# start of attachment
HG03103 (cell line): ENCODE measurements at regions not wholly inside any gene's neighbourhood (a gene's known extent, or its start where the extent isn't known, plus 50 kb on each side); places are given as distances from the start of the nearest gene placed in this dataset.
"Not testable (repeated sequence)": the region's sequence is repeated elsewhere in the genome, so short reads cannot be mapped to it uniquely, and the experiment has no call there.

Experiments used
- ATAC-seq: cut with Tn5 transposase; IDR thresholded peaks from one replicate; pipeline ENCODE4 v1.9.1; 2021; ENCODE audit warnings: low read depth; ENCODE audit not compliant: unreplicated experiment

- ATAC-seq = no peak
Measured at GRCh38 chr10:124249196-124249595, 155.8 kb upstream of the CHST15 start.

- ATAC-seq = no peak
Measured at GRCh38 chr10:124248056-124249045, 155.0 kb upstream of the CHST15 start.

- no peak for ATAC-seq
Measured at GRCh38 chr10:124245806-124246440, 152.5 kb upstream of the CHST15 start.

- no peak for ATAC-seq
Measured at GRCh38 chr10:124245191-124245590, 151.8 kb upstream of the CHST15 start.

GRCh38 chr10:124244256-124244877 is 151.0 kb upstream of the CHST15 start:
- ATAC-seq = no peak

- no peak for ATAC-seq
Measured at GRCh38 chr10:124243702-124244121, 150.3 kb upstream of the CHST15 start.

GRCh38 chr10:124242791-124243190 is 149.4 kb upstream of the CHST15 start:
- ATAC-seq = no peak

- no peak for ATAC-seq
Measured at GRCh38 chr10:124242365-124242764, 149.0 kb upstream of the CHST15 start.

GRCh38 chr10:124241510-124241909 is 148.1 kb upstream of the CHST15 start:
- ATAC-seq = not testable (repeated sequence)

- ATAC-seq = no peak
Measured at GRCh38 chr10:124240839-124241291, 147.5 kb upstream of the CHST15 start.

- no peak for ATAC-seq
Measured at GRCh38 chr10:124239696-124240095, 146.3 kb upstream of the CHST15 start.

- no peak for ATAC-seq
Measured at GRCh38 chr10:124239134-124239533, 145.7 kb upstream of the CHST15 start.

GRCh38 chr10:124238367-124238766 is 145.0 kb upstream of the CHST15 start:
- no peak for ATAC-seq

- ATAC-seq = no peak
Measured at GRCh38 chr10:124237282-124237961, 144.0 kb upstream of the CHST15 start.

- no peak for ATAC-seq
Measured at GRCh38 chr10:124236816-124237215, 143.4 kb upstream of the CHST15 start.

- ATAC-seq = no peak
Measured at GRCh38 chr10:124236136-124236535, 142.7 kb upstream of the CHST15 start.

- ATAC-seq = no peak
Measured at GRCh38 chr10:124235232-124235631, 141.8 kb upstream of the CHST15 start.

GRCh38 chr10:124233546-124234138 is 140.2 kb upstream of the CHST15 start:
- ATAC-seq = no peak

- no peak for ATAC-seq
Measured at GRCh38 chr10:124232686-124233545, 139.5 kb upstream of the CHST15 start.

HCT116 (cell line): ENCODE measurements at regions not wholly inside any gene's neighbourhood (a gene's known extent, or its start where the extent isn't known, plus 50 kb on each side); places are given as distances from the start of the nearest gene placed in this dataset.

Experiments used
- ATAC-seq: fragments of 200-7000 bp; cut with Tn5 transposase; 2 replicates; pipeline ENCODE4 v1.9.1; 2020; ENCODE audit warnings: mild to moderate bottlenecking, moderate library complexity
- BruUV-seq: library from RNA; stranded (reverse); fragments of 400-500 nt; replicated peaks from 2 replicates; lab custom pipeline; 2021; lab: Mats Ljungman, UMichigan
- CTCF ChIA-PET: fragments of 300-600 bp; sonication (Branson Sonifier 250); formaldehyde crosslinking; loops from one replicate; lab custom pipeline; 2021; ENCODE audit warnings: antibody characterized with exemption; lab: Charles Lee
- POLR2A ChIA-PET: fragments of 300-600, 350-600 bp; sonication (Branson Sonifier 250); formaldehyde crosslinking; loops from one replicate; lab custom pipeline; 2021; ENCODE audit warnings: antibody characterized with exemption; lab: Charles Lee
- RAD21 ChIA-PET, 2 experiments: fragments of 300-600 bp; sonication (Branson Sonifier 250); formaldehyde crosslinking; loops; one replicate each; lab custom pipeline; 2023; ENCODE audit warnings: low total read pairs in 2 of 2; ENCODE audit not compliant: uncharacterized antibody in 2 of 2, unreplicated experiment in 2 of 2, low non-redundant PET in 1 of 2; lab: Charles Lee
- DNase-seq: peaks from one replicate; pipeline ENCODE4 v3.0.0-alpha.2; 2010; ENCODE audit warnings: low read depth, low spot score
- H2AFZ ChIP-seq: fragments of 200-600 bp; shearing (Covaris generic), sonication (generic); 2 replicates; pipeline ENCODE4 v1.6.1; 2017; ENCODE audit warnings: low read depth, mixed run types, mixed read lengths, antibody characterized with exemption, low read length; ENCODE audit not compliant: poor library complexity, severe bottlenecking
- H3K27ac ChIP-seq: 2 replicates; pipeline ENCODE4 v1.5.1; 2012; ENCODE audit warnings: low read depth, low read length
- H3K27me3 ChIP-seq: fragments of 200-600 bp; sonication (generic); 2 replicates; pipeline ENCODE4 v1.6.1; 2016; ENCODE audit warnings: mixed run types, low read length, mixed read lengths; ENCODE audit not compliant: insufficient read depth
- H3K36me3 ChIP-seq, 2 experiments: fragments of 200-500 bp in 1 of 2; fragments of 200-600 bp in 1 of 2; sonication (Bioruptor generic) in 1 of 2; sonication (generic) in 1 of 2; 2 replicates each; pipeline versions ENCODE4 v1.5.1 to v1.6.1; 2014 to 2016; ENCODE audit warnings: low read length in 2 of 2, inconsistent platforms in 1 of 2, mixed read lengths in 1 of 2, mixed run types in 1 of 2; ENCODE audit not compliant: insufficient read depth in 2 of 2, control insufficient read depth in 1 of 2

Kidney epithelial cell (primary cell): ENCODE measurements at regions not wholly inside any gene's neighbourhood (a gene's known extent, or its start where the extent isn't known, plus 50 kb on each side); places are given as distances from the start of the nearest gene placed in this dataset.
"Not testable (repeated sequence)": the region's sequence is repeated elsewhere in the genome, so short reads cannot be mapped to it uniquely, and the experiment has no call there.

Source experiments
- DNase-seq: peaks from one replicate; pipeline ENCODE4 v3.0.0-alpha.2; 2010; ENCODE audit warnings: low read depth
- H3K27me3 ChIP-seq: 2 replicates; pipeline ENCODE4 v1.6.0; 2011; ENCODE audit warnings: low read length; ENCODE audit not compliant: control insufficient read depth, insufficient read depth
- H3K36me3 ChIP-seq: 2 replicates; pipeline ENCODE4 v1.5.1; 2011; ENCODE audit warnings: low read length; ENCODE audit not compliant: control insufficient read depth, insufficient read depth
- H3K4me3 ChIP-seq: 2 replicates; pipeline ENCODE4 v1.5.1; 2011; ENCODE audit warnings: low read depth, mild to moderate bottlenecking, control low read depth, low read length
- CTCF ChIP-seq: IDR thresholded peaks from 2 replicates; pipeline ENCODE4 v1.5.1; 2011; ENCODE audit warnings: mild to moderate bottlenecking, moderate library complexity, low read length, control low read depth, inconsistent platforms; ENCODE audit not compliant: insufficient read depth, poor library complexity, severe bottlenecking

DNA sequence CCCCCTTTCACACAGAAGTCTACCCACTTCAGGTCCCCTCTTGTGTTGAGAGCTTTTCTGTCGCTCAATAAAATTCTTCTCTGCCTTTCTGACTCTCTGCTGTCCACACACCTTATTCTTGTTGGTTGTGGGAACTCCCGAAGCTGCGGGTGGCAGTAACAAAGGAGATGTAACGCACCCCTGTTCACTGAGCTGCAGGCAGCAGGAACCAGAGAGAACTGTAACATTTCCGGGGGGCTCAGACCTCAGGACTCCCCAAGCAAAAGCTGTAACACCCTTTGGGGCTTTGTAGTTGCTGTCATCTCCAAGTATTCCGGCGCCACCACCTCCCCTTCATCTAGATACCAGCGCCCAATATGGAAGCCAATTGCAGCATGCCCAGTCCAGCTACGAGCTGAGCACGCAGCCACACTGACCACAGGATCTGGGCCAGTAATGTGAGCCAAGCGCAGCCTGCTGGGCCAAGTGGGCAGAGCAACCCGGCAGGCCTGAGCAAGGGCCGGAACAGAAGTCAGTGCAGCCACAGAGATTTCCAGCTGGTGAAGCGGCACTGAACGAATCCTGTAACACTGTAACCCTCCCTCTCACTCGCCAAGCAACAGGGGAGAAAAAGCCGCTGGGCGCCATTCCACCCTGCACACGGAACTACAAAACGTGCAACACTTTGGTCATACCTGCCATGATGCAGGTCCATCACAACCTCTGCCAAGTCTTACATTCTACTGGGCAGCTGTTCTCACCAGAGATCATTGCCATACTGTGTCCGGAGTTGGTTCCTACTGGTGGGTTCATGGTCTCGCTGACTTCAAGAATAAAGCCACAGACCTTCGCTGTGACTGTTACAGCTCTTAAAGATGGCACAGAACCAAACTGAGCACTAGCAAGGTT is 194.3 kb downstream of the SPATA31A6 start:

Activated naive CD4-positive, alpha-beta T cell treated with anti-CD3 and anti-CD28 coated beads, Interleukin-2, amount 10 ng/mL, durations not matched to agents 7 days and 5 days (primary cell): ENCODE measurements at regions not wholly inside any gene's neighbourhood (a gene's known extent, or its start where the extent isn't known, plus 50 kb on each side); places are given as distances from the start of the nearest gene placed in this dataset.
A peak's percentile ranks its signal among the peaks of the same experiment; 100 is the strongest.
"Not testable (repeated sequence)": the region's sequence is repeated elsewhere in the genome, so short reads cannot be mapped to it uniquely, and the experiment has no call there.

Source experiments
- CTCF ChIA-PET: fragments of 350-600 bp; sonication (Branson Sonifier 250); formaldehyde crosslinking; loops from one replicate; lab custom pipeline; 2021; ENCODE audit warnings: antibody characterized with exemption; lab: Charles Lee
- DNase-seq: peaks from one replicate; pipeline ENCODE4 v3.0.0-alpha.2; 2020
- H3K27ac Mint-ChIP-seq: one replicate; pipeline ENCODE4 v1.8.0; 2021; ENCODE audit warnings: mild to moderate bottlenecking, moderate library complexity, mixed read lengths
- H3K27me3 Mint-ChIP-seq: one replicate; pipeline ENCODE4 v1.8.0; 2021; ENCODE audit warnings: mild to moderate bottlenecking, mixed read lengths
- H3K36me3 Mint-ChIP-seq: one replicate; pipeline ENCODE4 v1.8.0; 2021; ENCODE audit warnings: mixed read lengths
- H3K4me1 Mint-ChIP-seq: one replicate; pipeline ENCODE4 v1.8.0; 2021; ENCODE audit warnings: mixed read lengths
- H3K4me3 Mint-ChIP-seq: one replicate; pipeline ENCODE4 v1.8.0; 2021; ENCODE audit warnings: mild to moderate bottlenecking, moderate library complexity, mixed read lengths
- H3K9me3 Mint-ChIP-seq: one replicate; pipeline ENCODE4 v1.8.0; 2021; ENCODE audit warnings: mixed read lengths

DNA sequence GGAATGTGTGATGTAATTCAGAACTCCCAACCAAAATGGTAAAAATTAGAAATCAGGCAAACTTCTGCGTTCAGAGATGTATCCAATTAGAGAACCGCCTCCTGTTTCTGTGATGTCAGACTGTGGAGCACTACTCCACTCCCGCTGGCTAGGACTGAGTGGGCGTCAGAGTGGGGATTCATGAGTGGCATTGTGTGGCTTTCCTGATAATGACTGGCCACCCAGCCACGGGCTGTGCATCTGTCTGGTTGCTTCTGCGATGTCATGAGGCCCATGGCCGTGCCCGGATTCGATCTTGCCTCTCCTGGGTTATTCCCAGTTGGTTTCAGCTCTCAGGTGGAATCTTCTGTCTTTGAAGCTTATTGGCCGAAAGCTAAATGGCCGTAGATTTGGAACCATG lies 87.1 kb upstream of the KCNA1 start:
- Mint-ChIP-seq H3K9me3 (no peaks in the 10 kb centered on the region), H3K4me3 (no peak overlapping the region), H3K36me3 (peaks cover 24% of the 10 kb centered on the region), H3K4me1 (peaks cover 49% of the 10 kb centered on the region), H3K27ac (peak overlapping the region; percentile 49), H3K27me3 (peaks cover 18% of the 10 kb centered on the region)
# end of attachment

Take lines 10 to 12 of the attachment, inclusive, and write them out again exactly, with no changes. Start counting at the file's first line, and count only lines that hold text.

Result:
Measured at GRCh38 chr10:124245806-124246440, 152.5 kb upstream of the CHST15 start.

- no peak for ATAC-seq
Measured at GRCh38 chr10:124245191-124245590, 151.8 kb upstream of the CHST15 start.